The South African election has left major parties bruised and smaller parties furious. The counting of Wednesday’s election will take another day (producing a result always takes an inordinately long time), but with most of the results announced, the general picture is now becoming clear.
The ANC, with Cyril Ramaphosa at its helm, has won around 57 per cent of the vote, falling 5 per cent from its 2014 electoral result. The main opposition party, the Democratic Alliance (DA), took about 22 per cent of the vote – a loss of close to 1 per cent.
In third place was Julius Malema’s Economic Freedom Fighters (EFF), which is polling at 10 per cent. Malema, who once promised to die for Jacob Zuma, was flung out of the ANC in 2012 and founded his own party, which has been a thorn in the side of the ANC ever since.
So where does this leave the country?
There have been a series of challenges to the validity of the election. Some of the smaller parties have voiced concerns about the way the Independent Electoral Commission conducted the ballot, and are calling for the election to be re-run.
Compounding allegations of inaccuracy, more than a dozen people are now being taken to court for multiple voting. Although it is legal to vote away from where you are registered, some voters allegedly moved between polling stations to vote for a second or even third time.
Revelations of multiple voting have infuriated the smaller parties, but the ANC, DA and EFF all opposed a re-run of the election. While allegations have embarrassed the Electoral Commission, the challenge is a storm in a tea cup. Most people have faith in South Africa’s electoral process, which is far removed from many African elections where the result is pre-determined by the sitting president. South African elections are hard fought, and the outcomes are unpredictable.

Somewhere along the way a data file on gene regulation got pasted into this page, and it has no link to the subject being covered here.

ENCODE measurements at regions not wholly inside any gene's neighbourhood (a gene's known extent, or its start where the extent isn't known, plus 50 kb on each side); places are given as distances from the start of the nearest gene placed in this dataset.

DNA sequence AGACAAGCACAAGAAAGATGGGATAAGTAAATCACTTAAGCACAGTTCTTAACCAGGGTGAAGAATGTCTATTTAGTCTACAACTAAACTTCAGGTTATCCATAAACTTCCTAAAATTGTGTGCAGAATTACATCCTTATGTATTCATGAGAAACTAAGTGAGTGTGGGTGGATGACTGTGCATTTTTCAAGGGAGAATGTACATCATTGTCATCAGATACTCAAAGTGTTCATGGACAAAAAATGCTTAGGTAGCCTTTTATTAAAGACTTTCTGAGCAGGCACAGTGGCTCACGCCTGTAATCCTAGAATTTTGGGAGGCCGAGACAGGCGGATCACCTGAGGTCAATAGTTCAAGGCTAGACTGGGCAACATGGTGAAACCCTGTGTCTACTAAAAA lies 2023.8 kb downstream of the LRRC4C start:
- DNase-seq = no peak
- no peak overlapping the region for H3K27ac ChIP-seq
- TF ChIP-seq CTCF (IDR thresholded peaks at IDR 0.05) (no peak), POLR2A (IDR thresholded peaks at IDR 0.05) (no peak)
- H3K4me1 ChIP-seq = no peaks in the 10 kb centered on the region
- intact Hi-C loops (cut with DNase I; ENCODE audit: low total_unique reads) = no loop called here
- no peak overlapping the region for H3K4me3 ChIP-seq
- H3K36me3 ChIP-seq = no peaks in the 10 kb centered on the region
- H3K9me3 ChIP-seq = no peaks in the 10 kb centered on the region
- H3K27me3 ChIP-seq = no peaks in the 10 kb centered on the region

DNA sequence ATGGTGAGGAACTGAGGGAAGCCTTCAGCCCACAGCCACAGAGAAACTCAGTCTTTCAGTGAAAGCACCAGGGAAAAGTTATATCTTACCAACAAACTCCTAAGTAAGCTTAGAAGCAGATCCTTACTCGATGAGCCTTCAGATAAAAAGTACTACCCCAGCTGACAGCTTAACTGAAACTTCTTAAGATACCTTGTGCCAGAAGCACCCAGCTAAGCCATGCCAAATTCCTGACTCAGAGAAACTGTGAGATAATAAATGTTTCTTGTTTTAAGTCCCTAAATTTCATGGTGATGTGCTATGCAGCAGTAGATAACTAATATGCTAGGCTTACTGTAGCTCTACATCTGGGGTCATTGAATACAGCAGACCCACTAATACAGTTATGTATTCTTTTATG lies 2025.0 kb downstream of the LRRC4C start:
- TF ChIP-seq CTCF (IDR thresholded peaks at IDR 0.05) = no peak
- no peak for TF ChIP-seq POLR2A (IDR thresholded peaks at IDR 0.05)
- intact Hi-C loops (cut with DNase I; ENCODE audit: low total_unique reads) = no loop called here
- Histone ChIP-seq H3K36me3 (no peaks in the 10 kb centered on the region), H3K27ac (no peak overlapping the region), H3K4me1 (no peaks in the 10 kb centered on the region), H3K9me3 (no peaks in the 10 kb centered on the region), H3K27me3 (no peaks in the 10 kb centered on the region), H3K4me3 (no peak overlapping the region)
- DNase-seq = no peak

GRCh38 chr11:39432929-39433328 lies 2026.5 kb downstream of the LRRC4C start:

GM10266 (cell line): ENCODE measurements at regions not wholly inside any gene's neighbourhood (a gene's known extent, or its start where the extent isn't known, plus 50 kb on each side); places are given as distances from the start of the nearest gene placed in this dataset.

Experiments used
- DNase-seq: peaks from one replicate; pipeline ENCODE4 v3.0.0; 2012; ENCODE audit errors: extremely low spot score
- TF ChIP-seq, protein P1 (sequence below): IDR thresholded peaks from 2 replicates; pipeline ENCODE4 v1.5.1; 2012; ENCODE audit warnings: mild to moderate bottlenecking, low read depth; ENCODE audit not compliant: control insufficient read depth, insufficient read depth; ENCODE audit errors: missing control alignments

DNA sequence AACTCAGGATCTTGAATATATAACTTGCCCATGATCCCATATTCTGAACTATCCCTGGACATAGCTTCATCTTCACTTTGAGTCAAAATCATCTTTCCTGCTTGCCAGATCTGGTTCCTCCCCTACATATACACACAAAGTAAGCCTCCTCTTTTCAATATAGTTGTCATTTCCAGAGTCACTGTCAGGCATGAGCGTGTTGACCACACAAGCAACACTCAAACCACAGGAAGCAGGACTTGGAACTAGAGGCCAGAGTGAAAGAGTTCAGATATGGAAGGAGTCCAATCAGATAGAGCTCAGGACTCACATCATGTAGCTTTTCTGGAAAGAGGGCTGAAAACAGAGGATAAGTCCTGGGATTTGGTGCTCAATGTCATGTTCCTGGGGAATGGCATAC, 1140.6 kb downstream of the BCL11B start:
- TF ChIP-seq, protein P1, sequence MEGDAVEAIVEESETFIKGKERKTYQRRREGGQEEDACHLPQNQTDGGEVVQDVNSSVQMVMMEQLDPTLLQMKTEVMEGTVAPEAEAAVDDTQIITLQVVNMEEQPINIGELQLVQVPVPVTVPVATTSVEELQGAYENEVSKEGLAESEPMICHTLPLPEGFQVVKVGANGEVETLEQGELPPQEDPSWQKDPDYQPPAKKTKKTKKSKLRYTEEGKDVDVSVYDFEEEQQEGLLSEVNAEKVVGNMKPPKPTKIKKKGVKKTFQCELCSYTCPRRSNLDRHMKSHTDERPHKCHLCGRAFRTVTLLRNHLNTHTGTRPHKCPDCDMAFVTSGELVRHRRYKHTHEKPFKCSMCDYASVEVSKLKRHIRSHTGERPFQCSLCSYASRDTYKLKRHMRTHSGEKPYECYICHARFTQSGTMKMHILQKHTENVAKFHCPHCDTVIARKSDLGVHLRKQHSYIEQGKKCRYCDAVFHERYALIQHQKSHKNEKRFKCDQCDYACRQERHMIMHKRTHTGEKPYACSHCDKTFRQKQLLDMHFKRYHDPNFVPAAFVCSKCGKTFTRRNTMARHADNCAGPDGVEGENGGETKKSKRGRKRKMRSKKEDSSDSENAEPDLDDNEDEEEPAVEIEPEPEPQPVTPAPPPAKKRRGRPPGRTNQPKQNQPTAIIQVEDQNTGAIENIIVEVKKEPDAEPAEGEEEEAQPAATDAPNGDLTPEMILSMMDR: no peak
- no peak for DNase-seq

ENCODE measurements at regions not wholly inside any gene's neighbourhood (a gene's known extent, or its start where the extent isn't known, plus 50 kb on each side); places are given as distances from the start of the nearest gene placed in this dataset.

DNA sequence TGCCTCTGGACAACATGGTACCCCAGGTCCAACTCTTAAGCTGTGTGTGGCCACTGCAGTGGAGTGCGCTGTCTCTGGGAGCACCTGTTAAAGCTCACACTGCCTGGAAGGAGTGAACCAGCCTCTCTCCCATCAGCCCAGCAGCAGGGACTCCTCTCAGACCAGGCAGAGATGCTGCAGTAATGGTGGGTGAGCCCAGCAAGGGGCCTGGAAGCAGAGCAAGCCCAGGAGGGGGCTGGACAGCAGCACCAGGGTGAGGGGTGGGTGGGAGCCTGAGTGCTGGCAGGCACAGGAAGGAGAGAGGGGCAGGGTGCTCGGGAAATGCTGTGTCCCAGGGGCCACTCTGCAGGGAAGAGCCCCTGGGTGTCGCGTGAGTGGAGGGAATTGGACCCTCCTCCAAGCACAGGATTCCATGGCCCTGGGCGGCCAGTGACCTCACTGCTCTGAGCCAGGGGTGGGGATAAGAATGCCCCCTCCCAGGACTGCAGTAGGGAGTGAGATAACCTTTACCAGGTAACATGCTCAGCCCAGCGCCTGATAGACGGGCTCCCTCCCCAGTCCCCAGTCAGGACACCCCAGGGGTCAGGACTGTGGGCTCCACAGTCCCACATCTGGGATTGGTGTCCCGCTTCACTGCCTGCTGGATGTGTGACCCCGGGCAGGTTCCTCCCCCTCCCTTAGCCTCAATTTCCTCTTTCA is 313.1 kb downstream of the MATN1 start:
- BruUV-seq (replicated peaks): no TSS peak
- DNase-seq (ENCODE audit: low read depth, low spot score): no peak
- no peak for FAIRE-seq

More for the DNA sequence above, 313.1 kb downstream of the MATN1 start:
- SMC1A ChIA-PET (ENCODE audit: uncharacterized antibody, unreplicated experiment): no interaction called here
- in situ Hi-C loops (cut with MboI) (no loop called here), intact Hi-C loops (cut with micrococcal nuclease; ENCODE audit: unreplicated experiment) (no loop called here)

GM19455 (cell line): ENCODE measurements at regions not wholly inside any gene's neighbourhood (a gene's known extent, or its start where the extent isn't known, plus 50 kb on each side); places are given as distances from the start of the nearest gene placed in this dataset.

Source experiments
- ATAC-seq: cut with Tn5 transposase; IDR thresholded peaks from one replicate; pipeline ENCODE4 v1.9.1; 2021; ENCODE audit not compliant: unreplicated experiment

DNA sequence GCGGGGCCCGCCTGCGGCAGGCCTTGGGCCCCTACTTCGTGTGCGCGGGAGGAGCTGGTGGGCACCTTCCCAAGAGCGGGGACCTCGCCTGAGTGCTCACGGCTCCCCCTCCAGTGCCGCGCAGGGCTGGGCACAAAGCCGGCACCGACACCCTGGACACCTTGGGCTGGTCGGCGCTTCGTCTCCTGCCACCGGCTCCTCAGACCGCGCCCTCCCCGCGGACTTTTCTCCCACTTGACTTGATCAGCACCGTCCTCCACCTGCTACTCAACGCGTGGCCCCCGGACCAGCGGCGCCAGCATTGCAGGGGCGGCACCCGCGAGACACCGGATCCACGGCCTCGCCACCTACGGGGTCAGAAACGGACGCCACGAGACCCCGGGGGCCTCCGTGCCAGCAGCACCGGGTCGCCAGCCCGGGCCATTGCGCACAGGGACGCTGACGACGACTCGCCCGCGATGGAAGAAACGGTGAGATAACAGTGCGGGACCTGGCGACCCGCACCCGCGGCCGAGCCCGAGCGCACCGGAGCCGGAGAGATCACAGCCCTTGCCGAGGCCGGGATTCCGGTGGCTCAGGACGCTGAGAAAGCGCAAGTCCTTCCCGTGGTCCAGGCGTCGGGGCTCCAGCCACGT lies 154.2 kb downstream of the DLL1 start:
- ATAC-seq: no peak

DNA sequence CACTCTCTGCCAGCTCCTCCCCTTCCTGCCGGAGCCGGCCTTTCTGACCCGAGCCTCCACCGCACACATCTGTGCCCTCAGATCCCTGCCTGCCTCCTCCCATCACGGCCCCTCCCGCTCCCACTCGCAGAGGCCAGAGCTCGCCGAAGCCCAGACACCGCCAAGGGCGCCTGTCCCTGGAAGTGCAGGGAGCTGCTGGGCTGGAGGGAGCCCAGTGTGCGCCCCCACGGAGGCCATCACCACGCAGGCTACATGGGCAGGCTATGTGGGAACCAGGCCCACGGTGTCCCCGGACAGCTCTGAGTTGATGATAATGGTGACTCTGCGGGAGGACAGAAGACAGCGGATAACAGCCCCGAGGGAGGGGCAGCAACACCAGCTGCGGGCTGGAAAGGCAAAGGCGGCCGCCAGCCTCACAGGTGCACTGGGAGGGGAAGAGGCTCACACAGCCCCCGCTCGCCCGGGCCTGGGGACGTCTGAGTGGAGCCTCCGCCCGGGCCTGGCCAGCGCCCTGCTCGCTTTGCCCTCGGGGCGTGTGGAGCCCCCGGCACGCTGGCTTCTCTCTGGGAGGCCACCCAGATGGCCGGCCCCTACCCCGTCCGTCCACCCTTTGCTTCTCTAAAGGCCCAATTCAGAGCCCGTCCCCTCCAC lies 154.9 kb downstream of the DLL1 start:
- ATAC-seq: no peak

The result has put the ball in President Ramaphosa’s court. He won the battle to lead his party and the country in an internal ANC poll 18 months ago by the narrowest of margins. The president has carefully manoeuvred between the party’s warring factions, keen not to rock the boat.
He has promised to head off the electorate’s anger at corruption scandals that threaten to engulf the ANC. At his party’s final rally, Ramaphosa assured he would remove those tainted by corruption from office. Now, he has to deliver on this promise.
For the DA, the election result showed its progress has stalled. The party has gradually increased its share of the vote since it won just 1.7 per cent in the first democratic election after the end of apartheid in 1994. Party leader Mmusi Maimane conceded the election had been “tough”.
The DA is caught in a dilemma: it could attempt to garner favour among a growing contingent of black African middle class voters, or consolidate its base of white, Indian and mixed race supporters. For a party that doesn’t define itself around race and counts support among all ethnic groups, it’s no easy decision.
One of the winners in this election has been the Freedom Front Plus, which is popular among white Afrikaners. The party took 2.5 per cent of the vote, almost trebling its vote since the last election. It has attracted right-wing voters seemingly disillusioned with the DA’s adoption of affirmative action and land reform policies that have long been staple ANC positions. The feeling is captured in the Freedom Front’s slogan: “Fight back!”
With 48 parties to choose from, the South African electorate was not short of political alternatives. But the vast majority will not win a seat in parliament. Andile Mngxitama – known for supporting a campaign to get the statue of Cecil Rhodes removed from the University of Cape Town – failed to become an MP. His radical “Black first, Land first” party was resoundingly rejected (it is heading for 0.09 per cent of the vote.)
South Africa is left more or less where it was. The ANC will run the government, even if it lost votes. The DA still maintains a stronghold in Cape Town and the Western Cape, but failed to make an electoral a breakthrough. Meanwhile, the 54 per cent of young people without jobs will continue to wander the streets, hoping that something will turn up.